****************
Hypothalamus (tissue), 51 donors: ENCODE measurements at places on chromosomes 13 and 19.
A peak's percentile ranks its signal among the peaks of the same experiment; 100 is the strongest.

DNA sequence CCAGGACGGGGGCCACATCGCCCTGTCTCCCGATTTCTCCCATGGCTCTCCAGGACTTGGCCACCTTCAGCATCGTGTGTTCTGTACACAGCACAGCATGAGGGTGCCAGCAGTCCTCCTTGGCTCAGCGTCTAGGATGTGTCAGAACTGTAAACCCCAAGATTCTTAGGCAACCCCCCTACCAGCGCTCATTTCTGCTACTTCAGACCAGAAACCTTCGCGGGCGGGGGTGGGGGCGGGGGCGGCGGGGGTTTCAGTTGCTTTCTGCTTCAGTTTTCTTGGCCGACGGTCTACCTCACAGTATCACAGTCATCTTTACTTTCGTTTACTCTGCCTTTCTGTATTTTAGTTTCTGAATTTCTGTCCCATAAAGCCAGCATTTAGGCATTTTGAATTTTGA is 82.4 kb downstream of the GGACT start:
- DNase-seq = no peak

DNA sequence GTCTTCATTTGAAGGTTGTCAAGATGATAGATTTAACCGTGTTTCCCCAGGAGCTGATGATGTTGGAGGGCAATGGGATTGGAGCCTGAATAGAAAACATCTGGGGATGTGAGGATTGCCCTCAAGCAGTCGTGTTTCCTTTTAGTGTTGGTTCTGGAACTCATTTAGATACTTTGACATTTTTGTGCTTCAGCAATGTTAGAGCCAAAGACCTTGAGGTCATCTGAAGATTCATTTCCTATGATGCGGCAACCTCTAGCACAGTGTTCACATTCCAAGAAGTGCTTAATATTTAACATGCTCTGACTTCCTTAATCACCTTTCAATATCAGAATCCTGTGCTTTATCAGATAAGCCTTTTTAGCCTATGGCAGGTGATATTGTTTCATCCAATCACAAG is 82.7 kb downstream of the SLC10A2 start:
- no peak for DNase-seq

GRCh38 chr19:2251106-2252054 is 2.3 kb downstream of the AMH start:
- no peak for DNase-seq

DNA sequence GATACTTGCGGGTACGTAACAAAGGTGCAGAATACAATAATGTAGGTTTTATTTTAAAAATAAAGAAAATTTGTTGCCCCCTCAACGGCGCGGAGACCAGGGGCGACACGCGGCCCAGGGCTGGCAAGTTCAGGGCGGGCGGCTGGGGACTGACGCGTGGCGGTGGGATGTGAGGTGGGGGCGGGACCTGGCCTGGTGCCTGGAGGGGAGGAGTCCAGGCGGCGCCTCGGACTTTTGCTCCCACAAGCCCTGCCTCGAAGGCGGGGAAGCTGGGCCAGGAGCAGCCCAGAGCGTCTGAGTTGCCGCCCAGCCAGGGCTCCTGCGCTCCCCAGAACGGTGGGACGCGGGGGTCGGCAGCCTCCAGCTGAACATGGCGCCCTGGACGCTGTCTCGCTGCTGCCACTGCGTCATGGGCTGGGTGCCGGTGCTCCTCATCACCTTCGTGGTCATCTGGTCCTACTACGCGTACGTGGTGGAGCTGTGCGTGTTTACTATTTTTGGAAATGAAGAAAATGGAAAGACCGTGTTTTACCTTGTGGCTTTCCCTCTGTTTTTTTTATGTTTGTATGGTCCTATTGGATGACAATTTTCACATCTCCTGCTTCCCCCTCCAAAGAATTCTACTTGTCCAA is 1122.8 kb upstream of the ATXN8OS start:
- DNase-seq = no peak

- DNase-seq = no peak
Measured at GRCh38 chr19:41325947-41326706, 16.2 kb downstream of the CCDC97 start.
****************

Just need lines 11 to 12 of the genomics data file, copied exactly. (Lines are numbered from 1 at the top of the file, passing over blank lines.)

- DNase-seq = no peak
Measured at GRCh38 chr19:41325947-41326706, 16.2 kb downstream of the CCDC97 start.